Excellent - I just came to the forums to look for exactly this thing - using RTM for packing list. In my case, I do a lot of outdoor sports which require the same core items (mostly camping/hiking gear), as well as specialty items depending on the specific sport I'm doing on any given trip (climbing gear, photography gear, ski gear, etc). I'm going to play with this technique to manage my complex packing lists. Thanks!

Posted 10 years ago
steveshay says:
I do a very similar technique except I email the list in from a text document.

I have the text document in sections so I can choose only the relevant tasks depending on the type of trip including:
Driving or Flying
Bringing the pets or leaving them home
Temperature of destination

I have the smart add syntax set up in the text document with high priority to essential items and tags for last minute stuff.
I also include ^{DUE} in the text file and so I can do a find and replace of {DUE} with the date of my trip

When I am planning a trip I create a new list in RTM, copy the sections I want from the text file into an email, then email in the tasks with the appropriate tag, priority and due dates already set. This way I can complete them as I go along, search for them by text or tag and have them end up on my focus list if desired without cluttering up my task list the rest of the year. When the trip is over I just delete that list and everything is back to normal for the next time.
Posted 10 years ago
formless says:
This is a great system, I like the idea of duplicating the list and customizing for each trip. I travel quite a bit to different places and this would really help having the right equipment for each trip.
Posted 10 years ago
davidbwagner says:
This is worth a tip-of-the-week award just for suggesting this way of implementing templates. The e-mail approach is more flexible, because you can edit it in a text editor before sending it off, but this is very slick.
Posted 10 years ago
targ says:
I employ the same method as mrgage, however I find it somewhat of an inconvenience not being able to duplicate an entire list, or even to duplicate more than 25 items at once. Will this ever be possible, RTM?
Posted 10 years ago
scadario says:
Great...but i've a question:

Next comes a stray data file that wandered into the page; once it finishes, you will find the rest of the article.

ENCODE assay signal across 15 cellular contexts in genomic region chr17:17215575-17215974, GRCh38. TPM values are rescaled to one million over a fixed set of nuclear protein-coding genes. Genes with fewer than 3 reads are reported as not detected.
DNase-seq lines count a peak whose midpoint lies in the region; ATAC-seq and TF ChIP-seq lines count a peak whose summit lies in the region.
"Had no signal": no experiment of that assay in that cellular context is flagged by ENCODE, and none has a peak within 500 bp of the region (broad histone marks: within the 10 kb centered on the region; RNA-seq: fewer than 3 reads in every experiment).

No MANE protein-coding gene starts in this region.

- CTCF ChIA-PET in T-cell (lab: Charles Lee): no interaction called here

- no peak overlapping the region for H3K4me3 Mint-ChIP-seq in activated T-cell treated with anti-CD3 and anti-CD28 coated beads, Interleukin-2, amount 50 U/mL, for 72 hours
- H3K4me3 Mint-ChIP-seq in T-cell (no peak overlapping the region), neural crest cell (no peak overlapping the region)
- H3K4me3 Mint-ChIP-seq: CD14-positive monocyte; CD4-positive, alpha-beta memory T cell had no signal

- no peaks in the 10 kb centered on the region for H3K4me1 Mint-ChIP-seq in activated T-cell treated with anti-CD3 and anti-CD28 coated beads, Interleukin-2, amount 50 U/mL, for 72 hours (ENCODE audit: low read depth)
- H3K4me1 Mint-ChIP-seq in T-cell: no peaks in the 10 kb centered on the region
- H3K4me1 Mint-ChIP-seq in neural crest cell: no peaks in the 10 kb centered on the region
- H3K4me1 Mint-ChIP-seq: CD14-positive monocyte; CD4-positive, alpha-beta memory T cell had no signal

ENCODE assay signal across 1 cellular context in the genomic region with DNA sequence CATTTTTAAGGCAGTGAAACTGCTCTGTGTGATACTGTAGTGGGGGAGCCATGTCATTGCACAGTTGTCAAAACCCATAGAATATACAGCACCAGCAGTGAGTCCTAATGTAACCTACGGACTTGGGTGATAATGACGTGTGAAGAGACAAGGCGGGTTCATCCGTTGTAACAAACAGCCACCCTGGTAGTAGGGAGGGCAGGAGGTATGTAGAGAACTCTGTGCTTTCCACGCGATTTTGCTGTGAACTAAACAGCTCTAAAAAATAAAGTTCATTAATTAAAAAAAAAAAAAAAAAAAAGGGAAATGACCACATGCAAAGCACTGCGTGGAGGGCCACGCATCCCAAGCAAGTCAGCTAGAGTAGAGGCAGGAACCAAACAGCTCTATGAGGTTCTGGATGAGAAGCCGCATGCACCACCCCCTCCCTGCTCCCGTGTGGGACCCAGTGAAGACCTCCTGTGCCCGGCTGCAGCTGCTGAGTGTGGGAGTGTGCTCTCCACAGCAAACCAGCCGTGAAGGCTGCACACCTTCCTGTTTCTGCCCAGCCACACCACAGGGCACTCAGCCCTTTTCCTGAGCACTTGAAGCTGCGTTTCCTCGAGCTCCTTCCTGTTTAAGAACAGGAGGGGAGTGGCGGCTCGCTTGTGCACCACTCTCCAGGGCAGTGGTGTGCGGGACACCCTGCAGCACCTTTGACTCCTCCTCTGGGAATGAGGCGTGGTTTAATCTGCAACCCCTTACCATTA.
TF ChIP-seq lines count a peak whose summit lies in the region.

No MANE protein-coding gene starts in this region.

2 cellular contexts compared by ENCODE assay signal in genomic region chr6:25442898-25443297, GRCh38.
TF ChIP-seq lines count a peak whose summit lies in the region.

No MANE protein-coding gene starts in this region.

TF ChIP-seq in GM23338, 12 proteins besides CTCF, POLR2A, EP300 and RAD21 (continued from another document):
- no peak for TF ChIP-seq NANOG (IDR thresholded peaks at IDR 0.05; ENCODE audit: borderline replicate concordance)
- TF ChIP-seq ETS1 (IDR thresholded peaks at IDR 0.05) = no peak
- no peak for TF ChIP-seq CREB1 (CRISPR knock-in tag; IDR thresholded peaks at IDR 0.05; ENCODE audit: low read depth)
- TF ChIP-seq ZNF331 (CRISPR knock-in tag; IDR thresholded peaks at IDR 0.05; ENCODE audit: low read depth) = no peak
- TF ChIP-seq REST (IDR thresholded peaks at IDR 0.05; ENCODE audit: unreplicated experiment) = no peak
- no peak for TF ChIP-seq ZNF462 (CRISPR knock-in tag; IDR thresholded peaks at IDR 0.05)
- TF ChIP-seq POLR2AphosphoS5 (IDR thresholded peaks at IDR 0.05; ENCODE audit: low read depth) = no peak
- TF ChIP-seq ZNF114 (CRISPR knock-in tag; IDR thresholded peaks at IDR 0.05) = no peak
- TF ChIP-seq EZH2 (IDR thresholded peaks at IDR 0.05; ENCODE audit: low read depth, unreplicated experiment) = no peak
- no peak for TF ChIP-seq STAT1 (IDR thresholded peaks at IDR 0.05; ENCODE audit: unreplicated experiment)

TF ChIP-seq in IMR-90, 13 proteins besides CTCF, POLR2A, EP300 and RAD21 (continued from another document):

How i can hide that "tasks" (Prepare: Snacks, Pocket: Cash, etc.) in GMail plugin ? (i've enabled show in list any tasks even no due to date tasks)

Thanks ! :)

Posted 10 years ago
andrewski (Remember The Milk) says:
It would probably be useful to you to to create a Smart List that shows exactly the tasks you want to see. Such an example may be (dueBefore:tomorrow OR priority:1) NOT list:"Packing Template" or similar (this is just an example to show anything overdue/due today/high priority, but the important part is to exclude your packing list)—so your packing list wouldn't show up, but it would when you duplicated it to create a packing list for a specific trip.

Hope that helps!
Posted 10 years ago
(closed account) says:
I agree with targ, how do you go around the limit of duplicating max 25 items ??

I might start to use emails too
Posted 10 years ago
raymond.bergmark Power Poster says:
As e-mailed tasks can use the Smart Add syntax I guess a lot of clever travel checklists can be maintained in for example MS Excel. You could have the due date as a variable and then send a lot of tasks with correct due dates corresponding to your travel date.
Posted 10 years ago
ghovnanian says:
First off, great idea.
One thing I would find valuable to add to this approach would be a "re-packing" concept. I have a one year old, and getting together all of her stuff to leave the house is just as important as putting it all BACK in the suitcase to come home.

When I use this approach next, I'm going to set the tasks to repeat again on the day that I'm scheduled to come home, so I can check them all off again when I get BACK in the car.
Posted 10 years ago
emily (Remember The Milk) says:
Hi mrgage,

I just wanted to let you know that we've upgraded your account to have a free year of Pro, as this tip is a Tips & Tricks Tuesday winner. :)
Posted 10 years ago
agnescb says:
Wonderful idea.

But my packing lists must be insanely detailed, because after following the instructions on the blog and painstakingly creating all the tasks in the "template" I just realized that I couldn't duplicate more than 25 tasks at a time.

And after checking the thread and using emails RTM refused to import more than 55 tasks at a time?
Posted 10 years ago
casutton says:
The way that I get around the duplication method is to use the same RtM list every time and uncomplete all of the items before each trip.
Posted 7 years ago
casutton says:
Duplication *limit* I meant to say
Posted 7 years ago